Half a million more people are searching for WordPress and WooCommerce plugins each month

We’ve previously seen the demand for plugins outstrip the demand for WordPress in general. This year we still see this, and demand for WordPress plugins increased 11.24% year-on-year.

This is 7% higher than the growth in general demand for WordPress. Here’s the aggregated demand for plugins, month-on-month:

Chart of month-on-month % change in demand for WordPress plugins, showing 2022 to 2023

Our dataset now covers every conceivable plugin and solution users are searching for — the dataset on plugins is 50x larger than 2 years ago — and with this comes a closing of the gap between plugins and the rest of the market.

Inside the community, we’ve known for 10, 15 years that plugins are essential for enhancing a WordPress site, but the alignment of WordPress’ general growth with growth in demand for plugins tells us that consumers needed a while to get the same message. We’re no longer seeing that plugins get to be their own special category in WordPress’ growth; their fate is now intrinsically linked with the overall health of the project.

The small % numbers can make these numbers feel small. The 11.24% increase in demand for WordPress and WooCommerce plugins equates to ~100,000 more monthly searches for plugins, for a total of ~1 million plugin searches per month.

WooCommerce’s growth has slowed significantly

WooCommerce has historically been the standout performer in our demand analyses. In previous years we’ve seen growth as high as 52% month-on-month. This year, growth has slowed right down with only a 1.0% year-on-year demand growth.

The month-on-month data gives us a little more insight:

WooCommerce has a lot of good months, but we’re seeing big swings in activity: up one month, and then down the next. The biggest 3 months were all followed by decreases the following month.

WooCommerce has historically seen big spikes in the run up to Black Friday. We only saw a modest run-up this year, with October/November being the only consecutive demand growth months.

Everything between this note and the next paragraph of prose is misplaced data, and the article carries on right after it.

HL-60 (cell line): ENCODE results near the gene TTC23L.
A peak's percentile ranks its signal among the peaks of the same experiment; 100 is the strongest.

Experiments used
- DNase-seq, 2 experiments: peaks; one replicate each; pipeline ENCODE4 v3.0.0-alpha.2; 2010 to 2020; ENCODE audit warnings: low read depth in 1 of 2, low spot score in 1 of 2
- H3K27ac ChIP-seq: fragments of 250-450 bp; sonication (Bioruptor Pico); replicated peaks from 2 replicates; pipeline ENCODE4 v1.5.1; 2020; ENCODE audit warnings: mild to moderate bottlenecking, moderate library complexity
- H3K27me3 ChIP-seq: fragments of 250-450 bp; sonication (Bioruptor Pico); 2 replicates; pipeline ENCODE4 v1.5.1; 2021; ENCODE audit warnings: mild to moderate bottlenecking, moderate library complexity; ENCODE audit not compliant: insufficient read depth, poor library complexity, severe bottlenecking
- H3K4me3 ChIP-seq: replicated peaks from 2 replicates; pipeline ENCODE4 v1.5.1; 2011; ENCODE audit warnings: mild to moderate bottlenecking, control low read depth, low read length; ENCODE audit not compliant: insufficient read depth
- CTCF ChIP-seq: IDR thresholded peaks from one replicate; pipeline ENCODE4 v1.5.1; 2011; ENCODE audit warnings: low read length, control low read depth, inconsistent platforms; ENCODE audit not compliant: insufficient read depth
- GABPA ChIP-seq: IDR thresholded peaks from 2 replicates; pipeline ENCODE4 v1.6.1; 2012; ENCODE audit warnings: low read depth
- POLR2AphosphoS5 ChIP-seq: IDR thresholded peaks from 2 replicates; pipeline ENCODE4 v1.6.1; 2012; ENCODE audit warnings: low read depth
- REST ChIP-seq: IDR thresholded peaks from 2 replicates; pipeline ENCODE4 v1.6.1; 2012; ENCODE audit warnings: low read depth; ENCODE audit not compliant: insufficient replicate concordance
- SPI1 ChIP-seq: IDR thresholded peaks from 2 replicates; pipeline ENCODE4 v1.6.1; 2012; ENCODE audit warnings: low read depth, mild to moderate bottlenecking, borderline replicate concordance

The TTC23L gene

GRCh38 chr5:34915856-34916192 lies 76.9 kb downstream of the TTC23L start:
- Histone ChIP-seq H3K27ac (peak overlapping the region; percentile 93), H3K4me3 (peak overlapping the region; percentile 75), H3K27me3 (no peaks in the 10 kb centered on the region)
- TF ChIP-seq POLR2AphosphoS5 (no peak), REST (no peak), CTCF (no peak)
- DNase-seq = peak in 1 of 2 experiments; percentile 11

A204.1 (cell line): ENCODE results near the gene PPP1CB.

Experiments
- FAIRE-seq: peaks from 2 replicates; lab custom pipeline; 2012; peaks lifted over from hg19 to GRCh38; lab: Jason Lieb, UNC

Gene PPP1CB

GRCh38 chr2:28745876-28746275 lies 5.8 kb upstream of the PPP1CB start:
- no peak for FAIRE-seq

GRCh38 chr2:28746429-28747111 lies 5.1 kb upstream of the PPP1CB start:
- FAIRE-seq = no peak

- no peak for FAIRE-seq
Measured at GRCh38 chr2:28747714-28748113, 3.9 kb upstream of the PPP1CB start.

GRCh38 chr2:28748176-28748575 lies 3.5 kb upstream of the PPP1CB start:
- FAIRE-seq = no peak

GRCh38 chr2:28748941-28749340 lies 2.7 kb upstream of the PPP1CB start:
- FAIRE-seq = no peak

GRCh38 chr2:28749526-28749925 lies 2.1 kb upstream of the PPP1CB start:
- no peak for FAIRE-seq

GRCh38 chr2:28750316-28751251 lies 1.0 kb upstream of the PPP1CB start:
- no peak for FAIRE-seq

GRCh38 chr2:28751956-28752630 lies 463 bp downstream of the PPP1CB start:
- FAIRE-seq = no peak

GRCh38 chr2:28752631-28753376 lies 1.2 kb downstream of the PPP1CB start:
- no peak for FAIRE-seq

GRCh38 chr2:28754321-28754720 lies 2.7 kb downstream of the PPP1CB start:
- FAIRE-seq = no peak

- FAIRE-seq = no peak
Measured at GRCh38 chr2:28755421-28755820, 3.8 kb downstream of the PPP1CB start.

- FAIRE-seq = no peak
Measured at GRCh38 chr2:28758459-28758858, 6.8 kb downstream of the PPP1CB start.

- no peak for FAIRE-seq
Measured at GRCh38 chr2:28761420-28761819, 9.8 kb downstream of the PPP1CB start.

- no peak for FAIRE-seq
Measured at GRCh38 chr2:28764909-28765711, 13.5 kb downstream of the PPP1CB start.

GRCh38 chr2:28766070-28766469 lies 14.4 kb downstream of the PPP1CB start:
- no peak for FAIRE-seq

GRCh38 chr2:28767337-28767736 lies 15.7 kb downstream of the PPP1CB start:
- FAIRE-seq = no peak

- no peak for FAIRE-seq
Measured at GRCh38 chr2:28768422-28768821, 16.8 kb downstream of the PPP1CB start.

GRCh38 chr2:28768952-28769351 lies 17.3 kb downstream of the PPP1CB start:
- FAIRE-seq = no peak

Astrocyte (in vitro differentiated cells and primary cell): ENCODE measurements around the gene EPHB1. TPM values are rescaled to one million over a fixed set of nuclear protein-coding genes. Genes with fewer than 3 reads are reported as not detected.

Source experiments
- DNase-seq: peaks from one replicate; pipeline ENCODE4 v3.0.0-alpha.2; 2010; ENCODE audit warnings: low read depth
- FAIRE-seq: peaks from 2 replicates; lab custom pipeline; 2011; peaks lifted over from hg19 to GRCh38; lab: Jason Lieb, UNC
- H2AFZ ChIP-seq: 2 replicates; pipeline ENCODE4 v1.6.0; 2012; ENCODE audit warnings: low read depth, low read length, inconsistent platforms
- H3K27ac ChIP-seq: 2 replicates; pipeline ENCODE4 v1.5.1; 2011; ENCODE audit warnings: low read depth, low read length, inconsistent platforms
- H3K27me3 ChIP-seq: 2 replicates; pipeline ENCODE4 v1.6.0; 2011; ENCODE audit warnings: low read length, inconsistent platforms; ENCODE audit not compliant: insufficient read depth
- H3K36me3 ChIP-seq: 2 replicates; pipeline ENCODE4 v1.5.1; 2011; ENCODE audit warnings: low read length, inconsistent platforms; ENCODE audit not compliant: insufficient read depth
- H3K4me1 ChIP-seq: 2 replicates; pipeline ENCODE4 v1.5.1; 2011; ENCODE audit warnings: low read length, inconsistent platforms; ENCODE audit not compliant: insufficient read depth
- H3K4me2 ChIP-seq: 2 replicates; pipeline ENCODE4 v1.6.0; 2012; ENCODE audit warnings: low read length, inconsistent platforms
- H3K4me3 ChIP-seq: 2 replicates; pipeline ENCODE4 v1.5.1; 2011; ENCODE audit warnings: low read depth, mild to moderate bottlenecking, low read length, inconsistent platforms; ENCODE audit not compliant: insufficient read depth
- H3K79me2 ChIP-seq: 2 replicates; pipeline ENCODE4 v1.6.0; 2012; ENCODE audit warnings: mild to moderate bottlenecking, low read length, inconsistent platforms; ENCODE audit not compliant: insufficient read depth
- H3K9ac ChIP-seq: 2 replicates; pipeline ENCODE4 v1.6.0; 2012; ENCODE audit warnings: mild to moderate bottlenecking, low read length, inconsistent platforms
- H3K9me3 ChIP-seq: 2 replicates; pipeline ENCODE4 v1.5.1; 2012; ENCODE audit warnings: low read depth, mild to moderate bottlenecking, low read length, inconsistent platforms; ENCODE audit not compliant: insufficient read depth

There’s a reasonable thesis that the pandemic accelerated WooCommerce’s growth by a couple of years, and we’re seeing the tail-end of this now. The pandemic, arguably, pushed businesses who need a web presence into making a website in March/April 2020. We’re then seeing fewer businesses start stores now.

This thesis does make sense, although it raises an interesting question: is there, for all intents and purposes, an infinite supply of businesses needing WordPress and WooCommerce websites? Or is the pool much more finite than we realised? We might be finding out it’s the latter.

We’re fortunate not to have too much pressure from public markets, in the way, say, Shopify has; the market is still growing and we need to come up with better solutions to help people build, maintain, and grow their eCommerce stores.

Hosting, speed, and enterprise are the most valuable portions of the market — but they’re growing at a slower pace

The average CPC across all the keywords in our dataset is $13.67, which is relatively high. We’ve written before about how buying search traffic has become more popular in recent years.

I’d like to focus our analysis on the top of the market. High CPC generally corresponds with high product/service value or high purchase intent. I therefore sorted the keywords by average CPC as of June 2023, and then filtered to return the top 0.5% keywords with the highest CPC.